We love to plot our own demise — people can't seem to get enough of stories about how our end will come to pass. But what about a new beginning? Instead of how we fall down, let's talk about how we get back up.
The young men and women of The CW's new show The 100 find themselves on a desolate Earth, entrusted with picking through the remains of human history and rebuilding what has been lost. To say this is a tall order is an understatement, and I can't help but wonder what my own priorities would be. It's fair to assume that after an apocalyptic event we've lost some pretty vital things like hospitals, law enforcement, and electricity. But there are also plenty of things we won't likely miss. Exes, retail jobs, and traffic, all gone — and good riddance. So, if it's up to you, what stays and what goes? Here are my votes:
For a lot of people, baby pictures and cat videos are the first to go, but hear me out: communication is key to survival. It's what makes walkie-talkies and radios so important in zombie movies. Sure, it would suck to have only 99 Twitter followers, but the ability to share photos, videos, and information with everyone else on the planet at once could be the difference between success and death.
Think of the Arab Spring, just one example of how social media can provide crucial up-to-the-moment information. Or if the news isn't your thing, just think of how few horror movies still make sense after the advent of smartphones. Social media saves lives.
I don't care how hokey this sounds, prejudice is what I want us to leave behind. It's easy to do— with several thousand years of Earth's history pretty safely behind us, but none of the structures formed by said history in place, we could get a fresh start at this whole equality thing. We could rebuild and reshape some of these ideas and institutions with a baseline belief in people truly being equal.
I love a good post-apocalyptic story, but I always wonder why when the hospitals are closed, we resort to band-aids and shamanism once the hospitals shut down. There are still plenty of good scalpels, syringes, and sutures lying around, and though the meds might go bad, we've still got the recipes. It took humanity 3500 years to figure out antibiotics, let's not toss that knowledge out the window just because you can't get them at the pharmacy anymore because, well, the pharmacy blew up. After the apocalypse someone should say goodbye to a social life day one and start studying an old MCAT book. Anyone can follow a recipe with the right tools, precision, and patience. Someone's got a sinus infection? Get to a lab and start cooking. And speaking of cooking...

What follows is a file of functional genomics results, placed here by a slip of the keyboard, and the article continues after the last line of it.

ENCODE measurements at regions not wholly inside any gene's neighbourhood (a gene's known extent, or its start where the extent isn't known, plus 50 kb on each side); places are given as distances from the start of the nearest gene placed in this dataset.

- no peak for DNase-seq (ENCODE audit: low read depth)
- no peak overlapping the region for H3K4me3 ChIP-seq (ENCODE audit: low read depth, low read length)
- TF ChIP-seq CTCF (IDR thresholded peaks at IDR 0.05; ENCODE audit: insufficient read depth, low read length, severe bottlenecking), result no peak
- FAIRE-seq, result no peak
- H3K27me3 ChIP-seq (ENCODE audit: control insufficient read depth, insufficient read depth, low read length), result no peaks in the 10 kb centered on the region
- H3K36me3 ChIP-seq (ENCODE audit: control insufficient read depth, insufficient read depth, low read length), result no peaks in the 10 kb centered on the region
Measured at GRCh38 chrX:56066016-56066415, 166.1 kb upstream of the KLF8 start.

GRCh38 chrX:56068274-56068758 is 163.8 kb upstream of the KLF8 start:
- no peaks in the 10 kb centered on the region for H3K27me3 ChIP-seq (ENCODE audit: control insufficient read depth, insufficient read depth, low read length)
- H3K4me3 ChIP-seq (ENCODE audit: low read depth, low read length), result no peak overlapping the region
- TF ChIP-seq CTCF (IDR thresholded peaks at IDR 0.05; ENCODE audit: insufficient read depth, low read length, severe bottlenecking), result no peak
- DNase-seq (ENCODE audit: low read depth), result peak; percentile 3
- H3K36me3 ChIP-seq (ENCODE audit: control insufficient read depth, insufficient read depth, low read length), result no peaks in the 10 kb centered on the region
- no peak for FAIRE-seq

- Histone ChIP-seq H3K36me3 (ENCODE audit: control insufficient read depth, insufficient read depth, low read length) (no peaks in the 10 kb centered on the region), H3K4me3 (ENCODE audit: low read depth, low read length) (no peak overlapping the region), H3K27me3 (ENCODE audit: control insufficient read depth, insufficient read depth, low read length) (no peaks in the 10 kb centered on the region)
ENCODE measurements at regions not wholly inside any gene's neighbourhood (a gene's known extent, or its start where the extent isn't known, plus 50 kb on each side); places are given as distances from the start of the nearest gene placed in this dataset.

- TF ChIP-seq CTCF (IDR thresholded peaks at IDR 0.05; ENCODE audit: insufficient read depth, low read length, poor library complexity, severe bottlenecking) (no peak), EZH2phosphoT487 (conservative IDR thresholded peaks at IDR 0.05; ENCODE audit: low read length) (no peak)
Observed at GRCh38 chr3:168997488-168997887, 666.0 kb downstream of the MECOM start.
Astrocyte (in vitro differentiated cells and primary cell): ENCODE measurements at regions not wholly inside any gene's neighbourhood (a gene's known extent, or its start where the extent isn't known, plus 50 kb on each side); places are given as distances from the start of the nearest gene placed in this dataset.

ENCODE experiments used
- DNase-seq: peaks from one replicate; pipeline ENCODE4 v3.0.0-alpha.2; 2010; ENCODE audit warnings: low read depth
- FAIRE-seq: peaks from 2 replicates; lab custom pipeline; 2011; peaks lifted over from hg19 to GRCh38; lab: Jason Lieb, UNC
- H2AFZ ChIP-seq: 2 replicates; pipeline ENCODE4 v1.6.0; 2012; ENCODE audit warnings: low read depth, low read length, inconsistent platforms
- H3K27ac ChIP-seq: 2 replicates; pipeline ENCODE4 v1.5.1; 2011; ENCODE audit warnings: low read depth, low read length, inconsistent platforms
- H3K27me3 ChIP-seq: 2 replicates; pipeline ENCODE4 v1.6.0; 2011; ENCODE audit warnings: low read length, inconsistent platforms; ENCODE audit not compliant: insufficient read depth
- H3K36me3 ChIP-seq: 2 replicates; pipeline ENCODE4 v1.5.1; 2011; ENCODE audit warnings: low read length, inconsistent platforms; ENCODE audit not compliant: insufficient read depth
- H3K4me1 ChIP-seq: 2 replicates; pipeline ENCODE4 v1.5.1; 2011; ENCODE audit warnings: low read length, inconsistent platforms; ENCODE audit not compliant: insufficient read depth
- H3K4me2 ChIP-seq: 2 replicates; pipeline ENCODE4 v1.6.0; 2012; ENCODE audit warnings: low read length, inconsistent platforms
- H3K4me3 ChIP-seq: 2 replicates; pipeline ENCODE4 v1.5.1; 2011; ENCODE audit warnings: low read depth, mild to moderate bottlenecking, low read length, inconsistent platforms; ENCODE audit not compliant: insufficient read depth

Conceivably, in some warehouse somewhere, there are more bright yellow, cylindrical snack cakes than anyone needs in ten centuries. They're probably still good after three hundred years and a nuclear war. Honor their memory, and move on. Maybe use some of this newly available land and time not spent in traffic to do that "real food" thing we're always trying to make work.
In the 21st century, it's hard to eat the real thing all the time. There are days when a cheeseburger or a frozen enchilada is the only thing between you and blood red rage. Farming and animal husbandry will be a necessity in the dawn of a new society, but it doesn't have to be all squirrels roasted on sticks. Somewhere in the ruin lies a cookbook that's still useful. Any celebrity chef worth their salt would love the opportunity to cook in an apocalypse. If they could forgive the lack of running water to wash hands, it'd be perfect. "Simple," they'd shout, adding smugly, "rustic." Finally, we're all eating locally grown produce and humanely treated animals, because industrial agriculture is a thing of the past.
So what stays and goes for you? Tell us in the comments below, and remember: ideas don't take up any packing space, and they're easier to share when the going gets tough. Be sure to check out how The 100 rebuild society during the series premiere on Wednesday, March 19 at 9/8 Central on The CW.
Tini Howard is a freelance blogger, journalist, resume writer, and novelist.
This post is a sponsored collaboration between The CW and Studio@Gawker.